While not outright stating as much, Eternal Darkness clearly tapped into Lovecraft’s mythos with the Ancients functioning as the Elder Gods, the game’s creeping atmosphere, and of course, the Sanity Effects. Beginning with the game’s second chapter, players will need to watch their meter, which decreases every time the player is spotted by an enemy. The lower the meter, the more “surprises” happen. A lot of the effects are obviously meant to toy with the player, such as you entering the room and finding yourself on the ceiling, or heads of statues that will follow the player. Others are more intrusive, such as the game blue screening or the volume being fiddled. The thing is, these effects can happen at any time, and true to form, are designed to rattle the player.

Sadly, as many fans know, they can’t all be winners. Headfirst Productions’ Call of Cthulhu: Dark Corners of the Earth in 2005 is one such example. Players take on the role of Jack Walters, a private investigator aiding police in the raid of an old house that is headquarter of a bizarre cult. During the raid, Jack experiences a disturbing encounter that subsequently leaves him mentally disturbed and locked in an asylum for six years. When he finally regains his sanity, he is asked to track down a missing person in the town of Innsmouth, Massachusetts. As soon as he arrives, however, he discovers that strangers are not at all welcomed in the isolated town, but more importantly, this case is somehow linked to the strange events from the old house years earlier.

While Call of Cthulhu: Dark Corners of the Earth mashes together inspirations from different works by Lovecraft and effectively mixes in action, adventure, and puzzle solving with a Survival Horror experience, the final game is undone by its numerous bugs. It’s a shame, because the gameplay is fascinatingly complex. There’s no HUD to speak of, and instead, you need to check your weapon to see how much ammo you have, and listen for sounds cues to determine your health condition. Once again, sanity plays a big part in the game, where looking directly at upsetting elements found in the game results in a hit to your sanity If your sanity becomes too low, it leads to audio/visual hallucinations, and increased control sensitivity. If you go too far, your grip on reality breaks, it’s game over. It’s all topped off with a grim, atmosphere that once again compliments the Lovecraftian ambience. It’s such a shame that the game was a flop.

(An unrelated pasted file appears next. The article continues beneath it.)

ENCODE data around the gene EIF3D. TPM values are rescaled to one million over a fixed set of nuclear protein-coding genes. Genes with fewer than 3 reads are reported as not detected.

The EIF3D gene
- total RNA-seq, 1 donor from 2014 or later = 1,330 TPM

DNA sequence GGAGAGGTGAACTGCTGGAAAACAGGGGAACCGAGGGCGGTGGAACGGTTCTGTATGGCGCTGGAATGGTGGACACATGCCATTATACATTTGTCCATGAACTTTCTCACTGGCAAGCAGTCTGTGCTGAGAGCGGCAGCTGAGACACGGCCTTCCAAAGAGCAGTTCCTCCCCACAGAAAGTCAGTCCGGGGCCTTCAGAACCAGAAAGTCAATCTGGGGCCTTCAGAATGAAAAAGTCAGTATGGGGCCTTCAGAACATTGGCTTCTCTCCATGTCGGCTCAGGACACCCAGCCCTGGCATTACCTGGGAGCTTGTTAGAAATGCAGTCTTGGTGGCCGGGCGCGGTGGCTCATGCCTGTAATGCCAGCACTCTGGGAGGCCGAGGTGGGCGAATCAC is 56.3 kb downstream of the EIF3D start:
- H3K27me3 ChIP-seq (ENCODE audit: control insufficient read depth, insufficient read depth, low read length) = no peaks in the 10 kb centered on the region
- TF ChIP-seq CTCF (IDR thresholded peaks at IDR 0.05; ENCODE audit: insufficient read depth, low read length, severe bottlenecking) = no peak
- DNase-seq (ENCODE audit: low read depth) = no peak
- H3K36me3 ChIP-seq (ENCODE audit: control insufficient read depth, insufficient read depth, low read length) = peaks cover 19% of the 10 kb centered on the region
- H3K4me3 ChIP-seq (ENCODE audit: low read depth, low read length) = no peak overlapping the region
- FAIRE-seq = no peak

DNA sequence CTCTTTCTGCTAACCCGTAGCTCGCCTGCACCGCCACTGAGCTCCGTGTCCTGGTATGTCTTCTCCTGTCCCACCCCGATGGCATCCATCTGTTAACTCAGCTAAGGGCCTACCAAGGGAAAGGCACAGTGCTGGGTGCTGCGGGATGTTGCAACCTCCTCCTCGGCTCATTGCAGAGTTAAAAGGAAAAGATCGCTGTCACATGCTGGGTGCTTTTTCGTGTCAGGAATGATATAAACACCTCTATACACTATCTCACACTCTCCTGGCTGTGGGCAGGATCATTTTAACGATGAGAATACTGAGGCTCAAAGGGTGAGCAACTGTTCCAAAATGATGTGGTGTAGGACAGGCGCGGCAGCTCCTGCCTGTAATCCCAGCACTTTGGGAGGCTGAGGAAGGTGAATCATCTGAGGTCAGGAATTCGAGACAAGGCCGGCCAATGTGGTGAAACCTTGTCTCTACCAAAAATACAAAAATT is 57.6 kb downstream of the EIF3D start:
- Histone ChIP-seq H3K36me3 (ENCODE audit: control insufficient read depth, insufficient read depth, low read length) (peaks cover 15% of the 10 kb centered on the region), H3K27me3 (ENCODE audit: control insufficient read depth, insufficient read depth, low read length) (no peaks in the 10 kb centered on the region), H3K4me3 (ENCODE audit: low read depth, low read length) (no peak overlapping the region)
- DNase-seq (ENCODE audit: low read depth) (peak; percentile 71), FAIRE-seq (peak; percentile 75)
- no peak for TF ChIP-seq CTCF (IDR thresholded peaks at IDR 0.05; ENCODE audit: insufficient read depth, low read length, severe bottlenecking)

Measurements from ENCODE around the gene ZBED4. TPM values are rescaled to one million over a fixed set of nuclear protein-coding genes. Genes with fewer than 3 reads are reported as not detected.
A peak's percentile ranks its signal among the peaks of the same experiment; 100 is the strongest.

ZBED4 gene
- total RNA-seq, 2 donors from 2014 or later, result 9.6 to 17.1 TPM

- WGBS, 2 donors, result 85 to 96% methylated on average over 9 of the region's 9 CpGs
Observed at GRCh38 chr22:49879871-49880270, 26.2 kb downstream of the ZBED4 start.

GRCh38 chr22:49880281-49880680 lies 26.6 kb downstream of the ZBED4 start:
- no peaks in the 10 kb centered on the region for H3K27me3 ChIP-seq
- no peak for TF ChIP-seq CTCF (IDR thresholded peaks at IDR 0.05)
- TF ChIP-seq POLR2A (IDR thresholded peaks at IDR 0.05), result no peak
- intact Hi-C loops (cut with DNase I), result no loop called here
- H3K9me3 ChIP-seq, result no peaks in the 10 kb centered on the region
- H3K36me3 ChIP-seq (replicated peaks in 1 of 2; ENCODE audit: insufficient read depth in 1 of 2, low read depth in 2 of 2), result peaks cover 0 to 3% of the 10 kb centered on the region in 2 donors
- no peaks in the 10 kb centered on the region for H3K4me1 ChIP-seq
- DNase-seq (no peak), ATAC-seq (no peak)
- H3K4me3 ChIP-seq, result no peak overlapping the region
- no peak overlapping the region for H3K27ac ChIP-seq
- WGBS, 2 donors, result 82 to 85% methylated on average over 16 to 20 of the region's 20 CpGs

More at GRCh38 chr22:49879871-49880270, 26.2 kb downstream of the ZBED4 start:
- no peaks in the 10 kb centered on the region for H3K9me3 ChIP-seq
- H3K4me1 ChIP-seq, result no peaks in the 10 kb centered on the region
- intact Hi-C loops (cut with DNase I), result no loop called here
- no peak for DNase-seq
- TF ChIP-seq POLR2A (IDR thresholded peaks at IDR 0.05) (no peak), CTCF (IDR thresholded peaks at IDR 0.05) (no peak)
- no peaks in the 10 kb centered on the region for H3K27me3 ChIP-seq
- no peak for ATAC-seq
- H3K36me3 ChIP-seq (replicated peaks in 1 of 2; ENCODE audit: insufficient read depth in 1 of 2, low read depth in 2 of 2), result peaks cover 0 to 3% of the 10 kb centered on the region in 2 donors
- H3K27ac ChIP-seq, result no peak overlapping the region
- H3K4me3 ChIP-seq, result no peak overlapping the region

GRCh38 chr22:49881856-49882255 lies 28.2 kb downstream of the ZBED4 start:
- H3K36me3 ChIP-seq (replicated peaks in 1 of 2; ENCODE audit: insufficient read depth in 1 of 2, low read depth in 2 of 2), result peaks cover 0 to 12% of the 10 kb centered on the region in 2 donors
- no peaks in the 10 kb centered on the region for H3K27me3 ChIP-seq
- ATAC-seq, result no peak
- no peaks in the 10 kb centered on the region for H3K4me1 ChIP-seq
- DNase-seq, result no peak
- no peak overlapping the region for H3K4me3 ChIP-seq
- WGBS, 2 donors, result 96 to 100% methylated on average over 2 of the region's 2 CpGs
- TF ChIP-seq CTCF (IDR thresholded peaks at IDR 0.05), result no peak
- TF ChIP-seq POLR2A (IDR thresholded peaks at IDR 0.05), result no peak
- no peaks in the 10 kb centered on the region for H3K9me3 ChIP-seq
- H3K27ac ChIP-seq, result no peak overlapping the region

While not explicitly stated, one could confidently state that Frictional Games’ Amnesia: The Dark Descent makes use of Lovecraft’s work. In fact, we said just as much and then some. The Dark Descent puts you in the role of Daniel, an amnesiac trapped in the mansion of a Prussian Baron named Alexander. The only clues to Daniel’s true identity are mementos and notes left behind by Daniel himself, who reminds himself to find and kill Alexander. You’ll need to solve the mystery of the mansion while running from a Shadow that is constantly chasing you throughout the game.

Nailing the fear of the unknown and unknowable, you can’t fight the Shadow in Amnesia: The Dark Descent, or even look at it. Doing so will cause you to go insane. The darkness is also your enemy, as remaining in it for too long will affect your sanity, as well. As with previously-mentioned titles, lower sanity causes hallucinations, and an increased chance of attracting monsters. You can thankfully use light sources to restore sanity, including the use of tinderboxes and your oil lamp. Amnesia also dips its toes into Lovecraft’s “Herbert West–Reanimator” short story, with allusions to extra-dimensional beings, bizarre human experimentation, and forbidden knowledge.

Which brings us back to 2024’s Alone in the Dark. While Pieces Interactive aren’t doing a 1-to-1 remake, there appears to be plenty of Lovecraft to go around here that will no doubt satisfy. You have the madness found in the residents of Derceto, the Cthulhu cult in the form of The Dark Man following Emily’s uncle, the otherworldly monster designs by Guy Davis (who teamed with Guillermo del Toro on creature designs for Crimson Peak and The Shape of Water), and the atmosphere crafted by Mikael Hedberg, who also happens to have written Amnesia: The Dark Descent. All of this points to Alone in the Dark having the goods to satisfy Lovecraft fans, while also giving gamers a scary good time later this month.

ALONE IN THE DARK, the highly anticipated re-imagination of the iconic survival horror game, is now available on PS5, Xbox Series X/S, and PC. https://bit.ly/3VrXSVk 

The post ‘Alone in the Dark’: A Brief History of Lovecraft in Gaming appeared first on Bloody Disgusting!.